AUGUSTA, Maine — State officials say that a rebounding population of white-tailed deer in the last couple of years has led to a recent uptick in car-deer crashes.

November is the month when deer are most on the move because it’s their mating season, with the third week the “peak week” for deer activity, Mark Latti of the Maine Department of Inland Fisheries and Wildlife said Friday.

“These late-autumn months are top of the line for car-deer crashes,” he said. “It is a driver awareness thing. Animal crashes are certainly more prevalent anytime between dusk and dawn. You really need to pay attention and slow down.”

Car-deer collisions had dropped from 3,300 a year in Maine a decade ago to 2,600 or so in the years 2010 and 2011, according to Duane Brunell of the Maine Department of Transportation’s safety office. But with more than a month to go in 2013, the crash data reported to the state shows that there already have been 2,616 car-deer collisions.

Over the last decade, about one fifth of car-deer crashes in the state took place in the month of November, with the next highest incident rates occurring in October and December. Nearly half of all car-deer crashes occur in those three months. Altogether, between 2003 and 2013, there have been 16,653 car-deer crashes in the state.

“I think it will continue to reflect a bounce-back of the health of the herd,” said Brunell. “With more deer out there, there’s more potential for car-deer crashes.”

He said drivers should slow down, especially at night.

According to Latti, two “very harsh winters” in 2008 and 2009 took a toll on the deer population across the state. But milder winter weather in the past few years has helped deer survivability, with about 200,000 deer estimated to be living in the state.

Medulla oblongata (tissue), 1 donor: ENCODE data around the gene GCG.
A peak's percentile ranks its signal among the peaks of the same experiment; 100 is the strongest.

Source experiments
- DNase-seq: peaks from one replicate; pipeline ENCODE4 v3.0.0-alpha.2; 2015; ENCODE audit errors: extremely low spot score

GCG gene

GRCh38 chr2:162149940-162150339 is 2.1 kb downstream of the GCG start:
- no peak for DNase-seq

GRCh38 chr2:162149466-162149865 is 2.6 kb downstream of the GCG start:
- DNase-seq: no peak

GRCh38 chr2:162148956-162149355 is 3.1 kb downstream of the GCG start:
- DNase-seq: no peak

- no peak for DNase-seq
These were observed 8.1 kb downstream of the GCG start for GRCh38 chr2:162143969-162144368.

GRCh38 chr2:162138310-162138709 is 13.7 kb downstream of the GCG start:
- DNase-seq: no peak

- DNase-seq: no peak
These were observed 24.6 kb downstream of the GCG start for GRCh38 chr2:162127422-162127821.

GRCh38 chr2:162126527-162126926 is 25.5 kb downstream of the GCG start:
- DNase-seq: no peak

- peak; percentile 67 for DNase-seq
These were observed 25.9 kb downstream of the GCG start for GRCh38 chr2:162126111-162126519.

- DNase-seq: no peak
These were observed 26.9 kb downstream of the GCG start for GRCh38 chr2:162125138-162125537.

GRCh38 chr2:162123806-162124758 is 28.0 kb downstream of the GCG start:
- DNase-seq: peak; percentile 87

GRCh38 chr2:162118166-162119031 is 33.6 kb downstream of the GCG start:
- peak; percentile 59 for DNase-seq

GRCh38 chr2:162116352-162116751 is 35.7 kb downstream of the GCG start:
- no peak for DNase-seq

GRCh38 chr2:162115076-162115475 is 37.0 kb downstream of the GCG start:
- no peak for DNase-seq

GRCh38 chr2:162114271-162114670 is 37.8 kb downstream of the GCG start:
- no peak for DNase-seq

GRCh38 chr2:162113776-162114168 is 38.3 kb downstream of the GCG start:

“We’re at the northern edge of white-tailed deer range, here in Maine,” Latti said. “When we get harsher winters, it can really impact the deer population, because we’re right on the edge.”

The Maine DOT encourages drivers to be especially alert at night, while driving through forested or rural areas and when they see one deer, which is likely to be followed by others. If a crash is unavoidable, drivers should brake, then let up on the brake just before impact. They should aim to hit the tail end of the animal and, if possible, duck to minimize injury in case the deer strike the windshield.

Meanwhile, police in Waldo County, where officers have responded to 43 car-deer accidents in the last 30 days, are warning drivers to be aware of the increasing risk of hitting deer.

“If they see one deer, they’re almost assured there’s going to be another one coming,” Chief Deputy Jeff Trafton said Thursday. “If one crosses just in front of you, it doesn’t mean you’re in the clear.”